The beginnings of abundance

Without my mentor, Margot, I would not be where I’m at now in terms of my garden and orchard. At the beginning of 2015 when we originally had the idea to grow plants, it was for profit and we thought of doing a mono-culture orchard of haskaps, with a small home vegetable garden on the side, just for fun. With Margot’s introduction to permaculture in the spring of 2015 our focus changed from a for-profit orchard to being self-sustainable, growing our own food and selling our extras. I needed a good education in growing vegetables and this is where Margot was able to step in to help me. My education as a child and teen consisted of weeding 50 foot rows of potatoes and carrots that my parents had planted to help meet their grocery budget with 8 children. It was messy, tedious work that I didn’t want to repeat. Margot introduced me to Emilie Hazelip’s methodology which made a lot more sense to me. The heavily mulched, raised beds looked much easier to care for then the flat, muddy, weed-infested garden plots that I had been used to.

I decided to give this form of gardening a try. Ivan and I dug out a good garden spot with spades in an afternoon and then I started shaping my beds. I did a key-hole design with a center aisle and 2 keyholes into each side, except that I only did one side of the center aisle before I ran out of planting time and just planted beans, zucchini and potatoes on the second side. In spite of my inexperience in gardening, I had a bountiful harvest and really enjoyed this years efforts in working towards producing a good portion of our own food. Here are some step by step pictures of our garden:

Our hand-dug garden, which wasn’t the brightest idea. We may have saved in cash output but trying to plant into heavy clumps of earth wasn’t fun and I ended up throwing a lot of the clumps out of the garden, adding a large portion of time to our already big project. We also decided to put up a fence so the chickens could free-range. It was a good chicken fence as long as we remembered to close the gate, but the baby goat destroyed it. Hopefully for our next garden, the goat will remain penned in his pasture.


A closer look at the terracing of the garden beds. The bottom terrace is where I grew spinach and lettuce, the middle terrace had onions and garlic and the level top is where I planted everything else, in little bunches here and there for the sake of bio-diversity.

Here are the mulched and ready sections. I quickly ran out of straw and used mowed and chicken scratched old grass instead. The main thing wrong with my mulch is that I didn’t anchor it in anyway so there was nothing to hold it in place and my raised garden beds were quite steep. A few rain storms and the mulch had all slid down to the bottom of the beds to lie in the pathway. I would recommend doing some kind of criss-cross strapping over the beds to keep the mulch in place.

I was so pleased with the results of my garden! I have never had a garden turn out so nicely. It was the perfect first-time results. In spite of my mistakes and poor timing for planting, I still got such a bountiful harvest and my garden was beautiful.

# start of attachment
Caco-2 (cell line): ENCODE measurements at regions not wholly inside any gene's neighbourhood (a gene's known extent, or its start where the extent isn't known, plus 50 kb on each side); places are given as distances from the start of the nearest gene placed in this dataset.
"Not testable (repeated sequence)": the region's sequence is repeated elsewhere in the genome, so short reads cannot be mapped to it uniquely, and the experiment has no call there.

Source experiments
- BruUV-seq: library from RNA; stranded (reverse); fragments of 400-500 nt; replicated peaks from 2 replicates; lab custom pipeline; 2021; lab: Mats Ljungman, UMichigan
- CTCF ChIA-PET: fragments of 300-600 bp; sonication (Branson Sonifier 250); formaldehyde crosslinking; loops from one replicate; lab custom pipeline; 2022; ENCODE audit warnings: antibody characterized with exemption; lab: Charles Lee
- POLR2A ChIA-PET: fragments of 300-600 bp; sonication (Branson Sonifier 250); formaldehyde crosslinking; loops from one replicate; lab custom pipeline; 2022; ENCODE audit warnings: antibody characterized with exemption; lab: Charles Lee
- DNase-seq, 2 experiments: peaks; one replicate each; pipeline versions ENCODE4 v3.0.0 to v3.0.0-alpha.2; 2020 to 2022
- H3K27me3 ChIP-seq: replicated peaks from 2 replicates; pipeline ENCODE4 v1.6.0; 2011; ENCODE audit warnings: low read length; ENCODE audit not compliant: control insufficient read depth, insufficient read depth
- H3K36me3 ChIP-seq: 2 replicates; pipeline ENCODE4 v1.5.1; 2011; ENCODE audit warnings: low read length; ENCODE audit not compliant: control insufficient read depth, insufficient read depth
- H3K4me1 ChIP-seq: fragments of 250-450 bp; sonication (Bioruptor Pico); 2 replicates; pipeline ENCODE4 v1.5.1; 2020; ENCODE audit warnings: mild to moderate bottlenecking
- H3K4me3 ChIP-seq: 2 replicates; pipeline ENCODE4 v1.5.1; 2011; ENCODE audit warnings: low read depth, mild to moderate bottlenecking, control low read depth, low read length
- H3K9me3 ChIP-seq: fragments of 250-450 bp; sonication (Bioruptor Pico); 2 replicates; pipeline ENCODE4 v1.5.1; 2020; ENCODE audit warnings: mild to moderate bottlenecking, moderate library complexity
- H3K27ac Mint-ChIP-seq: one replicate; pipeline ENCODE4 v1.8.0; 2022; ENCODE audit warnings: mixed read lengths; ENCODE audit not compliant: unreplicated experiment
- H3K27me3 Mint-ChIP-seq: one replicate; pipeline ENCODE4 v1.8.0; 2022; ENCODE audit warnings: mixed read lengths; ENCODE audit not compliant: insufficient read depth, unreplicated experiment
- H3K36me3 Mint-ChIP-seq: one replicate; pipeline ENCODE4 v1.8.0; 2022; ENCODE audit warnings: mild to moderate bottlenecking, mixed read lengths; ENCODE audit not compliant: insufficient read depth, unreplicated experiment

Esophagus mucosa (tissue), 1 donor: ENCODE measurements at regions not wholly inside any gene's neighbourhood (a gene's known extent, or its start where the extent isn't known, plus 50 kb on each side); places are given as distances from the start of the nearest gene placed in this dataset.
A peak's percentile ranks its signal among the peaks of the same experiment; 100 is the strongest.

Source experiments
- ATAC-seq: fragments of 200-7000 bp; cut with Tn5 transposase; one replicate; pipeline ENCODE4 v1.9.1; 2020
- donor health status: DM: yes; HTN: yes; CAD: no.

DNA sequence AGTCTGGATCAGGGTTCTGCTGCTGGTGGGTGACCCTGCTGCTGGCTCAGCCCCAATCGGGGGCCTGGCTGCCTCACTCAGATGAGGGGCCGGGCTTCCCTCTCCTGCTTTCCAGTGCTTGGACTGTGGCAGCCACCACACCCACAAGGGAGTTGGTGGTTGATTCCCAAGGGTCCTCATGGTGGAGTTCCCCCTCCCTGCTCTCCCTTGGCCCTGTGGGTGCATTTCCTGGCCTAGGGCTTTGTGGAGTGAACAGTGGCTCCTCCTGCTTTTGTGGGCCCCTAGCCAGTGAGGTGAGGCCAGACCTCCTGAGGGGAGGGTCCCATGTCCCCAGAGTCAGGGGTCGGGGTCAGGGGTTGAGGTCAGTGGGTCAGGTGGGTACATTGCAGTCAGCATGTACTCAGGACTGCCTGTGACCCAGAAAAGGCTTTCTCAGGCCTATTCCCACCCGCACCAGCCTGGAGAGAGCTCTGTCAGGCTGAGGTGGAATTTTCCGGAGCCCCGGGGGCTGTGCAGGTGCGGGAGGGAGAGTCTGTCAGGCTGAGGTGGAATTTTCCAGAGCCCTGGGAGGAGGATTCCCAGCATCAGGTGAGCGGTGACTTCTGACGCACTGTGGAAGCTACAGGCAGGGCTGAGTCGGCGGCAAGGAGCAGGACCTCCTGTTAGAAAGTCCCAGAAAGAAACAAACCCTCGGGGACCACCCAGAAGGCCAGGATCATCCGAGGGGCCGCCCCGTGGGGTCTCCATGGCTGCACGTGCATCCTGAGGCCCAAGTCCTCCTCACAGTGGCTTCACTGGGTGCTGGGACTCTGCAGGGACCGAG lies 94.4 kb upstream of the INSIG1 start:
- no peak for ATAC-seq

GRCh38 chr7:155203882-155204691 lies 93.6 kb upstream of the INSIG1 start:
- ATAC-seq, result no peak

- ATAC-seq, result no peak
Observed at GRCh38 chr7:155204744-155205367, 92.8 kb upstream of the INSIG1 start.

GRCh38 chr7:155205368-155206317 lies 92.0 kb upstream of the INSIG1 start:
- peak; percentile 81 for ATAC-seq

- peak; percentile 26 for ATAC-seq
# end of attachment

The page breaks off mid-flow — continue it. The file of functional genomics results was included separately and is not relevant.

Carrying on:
For our orchard, we decided that instead of planting a large mono-culture orchard, we would instead plant a small food forest style of orchard. This year we started with the centres of some of our guilds: cherry trees and saskatoon bushes, (Apple trees will be added later) and also filled in some of our next level of bushes with Haskaps. If anyone is unfamiliar with the idea of a food forest tree guild, check out this link or this one. There is a lot of other information available for tree guilds online.

Here we are breaking ground for our small food forest. Yes, again, we did it by hand but we really enjoyed it. It was great to just work together and get into working our land. There’s something satisfying about digging holes and planting trees.


We planted Cherry trees from the Romance series of sour cherries. These are hardy to our area and while they won’t be the big sweet cherries from sunnier climates, we chose the ones with the highest rating for sweetness: Romeo, Juliet and Crimson Passion.

Everyone had a job to do to help out and by the time we were finished planting the 8 trees/bushes that we started with we all had the feeling that this was our orchard. The children continue taking ownership for it into the second year, checking to see if the trees still have snow around them or if they’re budding yet.


This simple sheet mulch was amazing. It was quite a dry summer in our area but the baby trees did really well and the dirt under the mulch stayed wet for far longer than the grass around the area. we even found a frog at one point hiding out under the cardboard.





One thought on “The beginnings of abundance

  1. Pingback: The beginnings of abundance | True North Permaculture – WORLD ORGANIC NEWS

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